NATIONWIDE PROPERTY AND CASUALTY INSURANCE COMPANY; NATIONWIDE MUTUAL INSURANCE COMPANY; AND NATIONWIDE INSURANCE COMPANY OF AMERICA, Third-Party Plaintiffs,
TIMOTHY W. SMITH and TIMOTHY R. SMITH, Third-Party Defendants.
in the Court of Appeals 7 September 2017.
by Third-Party Plaintiffs from order entered 2 December 2016
by Judge Phyllis M. Gorham in Duplin County Superior Court,
No. 14 CvS 380.
Marshall, Williams & Gorham, L.L.P, by William Robert
Cherry, Jr., for the Third-Party Plaintiffs-Appellants.
E. Clark, Jr., Attorney at Law, PPLC, by Donald E. Clark,
Jr., for the Third-Party Defendants-Appellees.
Third-Party Plaintiffs (collectively "Nationwide")
appeal from an order of the trial court dismissing their
Third-Party Complaint pursuant to Rule 12(b)(6) of the North
Carolina Rules of Civil Procedure.
George Olsen, Sr., and his wife, Sharon N. Olsen, purchased a
personal automobile underinsurance motorist insurance policy
policy provided coverage to the Olsens should they be injured
by an at-fault driver whose liability coverage limits were
too low to cover their damages.
2013, Mr. Olsen was walking by the side of the road when he
was struck by a car driven by Skylar Wellington
("Defendant"). Defendant had lost control of her
vehicle and drifted off of the paved portion of the street.
About three hours after the accident, Defendant's blood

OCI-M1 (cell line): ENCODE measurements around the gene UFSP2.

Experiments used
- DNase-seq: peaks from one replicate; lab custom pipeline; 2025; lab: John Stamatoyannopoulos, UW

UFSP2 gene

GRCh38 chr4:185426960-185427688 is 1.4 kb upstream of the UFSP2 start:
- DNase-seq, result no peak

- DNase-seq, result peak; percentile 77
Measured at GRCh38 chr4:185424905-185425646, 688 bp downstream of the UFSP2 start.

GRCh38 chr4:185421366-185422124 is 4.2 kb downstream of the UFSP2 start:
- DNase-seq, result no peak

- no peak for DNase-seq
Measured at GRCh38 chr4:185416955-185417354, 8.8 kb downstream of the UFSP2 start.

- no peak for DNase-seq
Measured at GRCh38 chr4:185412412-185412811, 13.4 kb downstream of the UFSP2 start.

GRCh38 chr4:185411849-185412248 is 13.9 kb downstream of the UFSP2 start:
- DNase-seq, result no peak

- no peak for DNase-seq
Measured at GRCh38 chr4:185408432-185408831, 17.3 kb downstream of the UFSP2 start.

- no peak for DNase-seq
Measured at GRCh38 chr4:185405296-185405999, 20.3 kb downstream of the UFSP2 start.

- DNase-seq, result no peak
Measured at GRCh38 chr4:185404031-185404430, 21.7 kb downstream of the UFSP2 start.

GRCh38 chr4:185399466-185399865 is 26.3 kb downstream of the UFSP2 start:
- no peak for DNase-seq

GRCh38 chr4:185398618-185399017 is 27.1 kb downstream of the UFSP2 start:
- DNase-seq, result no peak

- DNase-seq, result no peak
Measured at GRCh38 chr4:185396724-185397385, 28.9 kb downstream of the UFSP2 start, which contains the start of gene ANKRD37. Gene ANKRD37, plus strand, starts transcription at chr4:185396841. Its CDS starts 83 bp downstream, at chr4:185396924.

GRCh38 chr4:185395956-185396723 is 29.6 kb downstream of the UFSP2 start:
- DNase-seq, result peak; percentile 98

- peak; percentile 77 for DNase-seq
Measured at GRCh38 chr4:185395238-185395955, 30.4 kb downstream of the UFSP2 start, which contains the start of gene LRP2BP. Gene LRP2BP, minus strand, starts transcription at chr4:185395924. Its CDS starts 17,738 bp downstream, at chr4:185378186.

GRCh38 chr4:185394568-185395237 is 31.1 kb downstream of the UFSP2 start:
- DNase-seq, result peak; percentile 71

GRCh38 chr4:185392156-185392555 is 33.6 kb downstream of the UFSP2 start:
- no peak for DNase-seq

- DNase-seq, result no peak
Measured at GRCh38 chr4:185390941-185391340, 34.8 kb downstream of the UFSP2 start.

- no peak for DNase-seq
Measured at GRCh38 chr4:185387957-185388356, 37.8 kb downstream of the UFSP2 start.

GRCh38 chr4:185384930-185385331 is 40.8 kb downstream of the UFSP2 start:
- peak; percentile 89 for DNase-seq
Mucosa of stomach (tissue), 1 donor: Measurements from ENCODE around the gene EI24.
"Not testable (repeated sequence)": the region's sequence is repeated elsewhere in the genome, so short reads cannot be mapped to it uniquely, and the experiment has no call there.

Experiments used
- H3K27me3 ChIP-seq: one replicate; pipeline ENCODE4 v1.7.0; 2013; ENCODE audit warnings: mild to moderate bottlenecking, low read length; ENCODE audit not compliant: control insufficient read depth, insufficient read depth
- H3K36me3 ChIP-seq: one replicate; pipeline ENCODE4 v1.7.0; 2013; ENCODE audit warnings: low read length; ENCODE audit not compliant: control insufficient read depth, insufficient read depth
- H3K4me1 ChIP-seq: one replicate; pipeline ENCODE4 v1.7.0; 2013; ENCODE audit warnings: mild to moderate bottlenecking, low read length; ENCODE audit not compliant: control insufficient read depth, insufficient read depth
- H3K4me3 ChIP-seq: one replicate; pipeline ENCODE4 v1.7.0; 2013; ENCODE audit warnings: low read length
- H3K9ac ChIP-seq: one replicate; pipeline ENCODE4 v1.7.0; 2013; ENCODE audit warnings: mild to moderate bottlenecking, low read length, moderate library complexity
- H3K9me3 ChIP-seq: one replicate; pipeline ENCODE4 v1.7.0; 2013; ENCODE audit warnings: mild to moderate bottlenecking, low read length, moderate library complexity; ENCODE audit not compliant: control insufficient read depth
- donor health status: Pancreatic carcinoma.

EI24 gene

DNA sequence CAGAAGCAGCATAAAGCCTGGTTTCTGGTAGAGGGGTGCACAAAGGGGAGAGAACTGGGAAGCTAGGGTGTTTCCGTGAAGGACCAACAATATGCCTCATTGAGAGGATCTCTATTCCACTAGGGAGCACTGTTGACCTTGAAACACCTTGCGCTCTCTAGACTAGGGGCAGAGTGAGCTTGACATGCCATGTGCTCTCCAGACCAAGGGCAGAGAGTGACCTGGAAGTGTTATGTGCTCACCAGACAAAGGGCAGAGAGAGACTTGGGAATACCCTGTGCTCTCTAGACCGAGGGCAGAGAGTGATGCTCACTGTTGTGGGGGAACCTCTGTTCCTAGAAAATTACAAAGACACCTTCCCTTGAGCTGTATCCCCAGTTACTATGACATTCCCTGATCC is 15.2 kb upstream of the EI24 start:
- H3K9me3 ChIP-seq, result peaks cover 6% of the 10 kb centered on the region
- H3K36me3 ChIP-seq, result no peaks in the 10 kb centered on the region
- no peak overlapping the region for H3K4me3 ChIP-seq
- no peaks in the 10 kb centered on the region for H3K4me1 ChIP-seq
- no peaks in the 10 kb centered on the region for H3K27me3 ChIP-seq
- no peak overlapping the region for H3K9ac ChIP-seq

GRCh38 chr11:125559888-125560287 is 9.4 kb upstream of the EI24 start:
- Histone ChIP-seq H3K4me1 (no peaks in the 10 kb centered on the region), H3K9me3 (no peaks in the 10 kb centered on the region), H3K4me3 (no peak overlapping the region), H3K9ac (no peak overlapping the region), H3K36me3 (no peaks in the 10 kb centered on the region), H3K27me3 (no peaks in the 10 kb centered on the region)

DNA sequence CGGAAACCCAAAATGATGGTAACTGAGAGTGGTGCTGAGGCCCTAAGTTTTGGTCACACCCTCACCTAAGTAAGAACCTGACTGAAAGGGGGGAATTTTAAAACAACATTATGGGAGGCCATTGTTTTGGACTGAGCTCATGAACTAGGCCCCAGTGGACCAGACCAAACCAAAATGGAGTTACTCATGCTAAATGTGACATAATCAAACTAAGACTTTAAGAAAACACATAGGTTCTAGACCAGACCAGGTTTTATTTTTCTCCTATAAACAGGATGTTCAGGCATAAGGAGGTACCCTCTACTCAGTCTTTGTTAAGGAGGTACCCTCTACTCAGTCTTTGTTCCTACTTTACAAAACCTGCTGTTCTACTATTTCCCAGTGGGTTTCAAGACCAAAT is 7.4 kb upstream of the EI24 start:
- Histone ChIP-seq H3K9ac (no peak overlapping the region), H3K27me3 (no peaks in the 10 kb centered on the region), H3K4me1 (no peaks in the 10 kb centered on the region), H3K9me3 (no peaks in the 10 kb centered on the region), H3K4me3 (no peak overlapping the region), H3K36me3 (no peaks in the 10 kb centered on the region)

alcohol concentration was tested and registered a blood
alcohol level of .15.
2014, Plaintiffs filed this action against Defendant and
Nationwide. Nationwide filed a third-party complaint against
Timothy W. Smith and Timothy R. Smith, alleging that the
Smiths had negligently served Defendant alcohol and allowed
her to drive. Nationwide sought contribution from the
Smiths for a portion of their alleged common liability for
auto liability carrier offered the full limit of their
liability coverage to Plaintiffs in exchange for
Plaintiffs' execution of a covenant not to enforce
judgment. Defendant's liability carrier was thus released
from further liability and was not obligated to participate
in the lawsuit.
then negotiated a settlement with Nationwide for $850, 000.
Following the settlement, Plaintiffs signed a release of all
claims and filed a voluntary dismissal of their complaint
with prejudice. Accordingly, the only remaining issue in the
case was Nationwide's third-party complaint against the
Smiths, who had allegedly served Defendant alcohol shortly
before the accident.
Smiths' moved to dismiss Nationwide's third-party
complaint for contribution. The trial court granted the
Smiths' motion based on Rule 12(b)(6) for failure to
state a claim upon ...